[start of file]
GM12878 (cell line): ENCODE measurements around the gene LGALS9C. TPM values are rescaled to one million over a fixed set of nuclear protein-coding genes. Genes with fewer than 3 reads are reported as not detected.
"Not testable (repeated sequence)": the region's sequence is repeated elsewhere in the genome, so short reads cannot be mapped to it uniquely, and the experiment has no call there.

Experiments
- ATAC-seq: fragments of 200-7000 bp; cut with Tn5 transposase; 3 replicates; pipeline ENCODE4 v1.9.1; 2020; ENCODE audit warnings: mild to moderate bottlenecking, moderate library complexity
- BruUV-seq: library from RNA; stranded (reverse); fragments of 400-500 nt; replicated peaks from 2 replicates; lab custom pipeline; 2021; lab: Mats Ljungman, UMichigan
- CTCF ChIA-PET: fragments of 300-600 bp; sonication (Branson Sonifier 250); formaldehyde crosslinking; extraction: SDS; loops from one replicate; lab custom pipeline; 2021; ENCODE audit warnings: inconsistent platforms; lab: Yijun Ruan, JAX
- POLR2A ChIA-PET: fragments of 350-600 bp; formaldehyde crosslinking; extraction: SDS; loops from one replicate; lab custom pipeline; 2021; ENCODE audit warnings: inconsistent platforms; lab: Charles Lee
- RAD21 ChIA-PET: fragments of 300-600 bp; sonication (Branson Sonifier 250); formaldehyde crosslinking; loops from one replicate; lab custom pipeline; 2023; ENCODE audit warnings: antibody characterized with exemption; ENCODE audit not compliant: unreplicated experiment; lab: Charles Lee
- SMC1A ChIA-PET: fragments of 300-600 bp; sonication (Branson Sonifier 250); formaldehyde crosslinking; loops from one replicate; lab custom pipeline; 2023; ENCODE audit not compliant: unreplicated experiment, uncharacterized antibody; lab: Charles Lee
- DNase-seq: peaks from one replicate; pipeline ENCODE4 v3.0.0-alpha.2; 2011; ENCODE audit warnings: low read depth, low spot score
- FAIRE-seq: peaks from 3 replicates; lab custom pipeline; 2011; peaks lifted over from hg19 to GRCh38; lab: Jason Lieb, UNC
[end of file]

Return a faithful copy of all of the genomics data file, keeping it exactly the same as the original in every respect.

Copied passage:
GM12878 (cell line): ENCODE measurements around the gene LGALS9C. TPM values are rescaled to one million over a fixed set of nuclear protein-coding genes. Genes with fewer than 3 reads are reported as not detected.
"Not testable (repeated sequence)": the region's sequence is repeated elsewhere in the genome, so short reads cannot be mapped to it uniquely, and the experiment has no call there.

Experiments
- ATAC-seq: fragments of 200-7000 bp; cut with Tn5 transposase; 3 replicates; pipeline ENCODE4 v1.9.1; 2020; ENCODE audit warnings: mild to moderate bottlenecking, moderate library complexity
- BruUV-seq: library from RNA; stranded (reverse); fragments of 400-500 nt; replicated peaks from 2 replicates; lab custom pipeline; 2021; lab: Mats Ljungman, UMichigan
- CTCF ChIA-PET: fragments of 300-600 bp; sonication (Branson Sonifier 250); formaldehyde crosslinking; extraction: SDS; loops from one replicate; lab custom pipeline; 2021; ENCODE audit warnings: inconsistent platforms; lab: Yijun Ruan, JAX
- POLR2A ChIA-PET: fragments of 350-600 bp; formaldehyde crosslinking; extraction: SDS; loops from one replicate; lab custom pipeline; 2021; ENCODE audit warnings: inconsistent platforms; lab: Charles Lee
- RAD21 ChIA-PET: fragments of 300-600 bp; sonication (Branson Sonifier 250); formaldehyde crosslinking; loops from one replicate; lab custom pipeline; 2023; ENCODE audit warnings: antibody characterized with exemption; ENCODE audit not compliant: unreplicated experiment; lab: Charles Lee
- SMC1A ChIA-PET: fragments of 300-600 bp; sonication (Branson Sonifier 250); formaldehyde crosslinking; loops from one replicate; lab custom pipeline; 2023; ENCODE audit not compliant: unreplicated experiment, uncharacterized antibody; lab: Charles Lee
- DNase-seq: peaks from one replicate; pipeline ENCODE4 v3.0.0-alpha.2; 2011; ENCODE audit warnings: low read depth, low spot score
- FAIRE-seq: peaks from 3 replicates; lab custom pipeline; 2011; peaks lifted over from hg19 to GRCh38; lab: Jason Lieb, UNC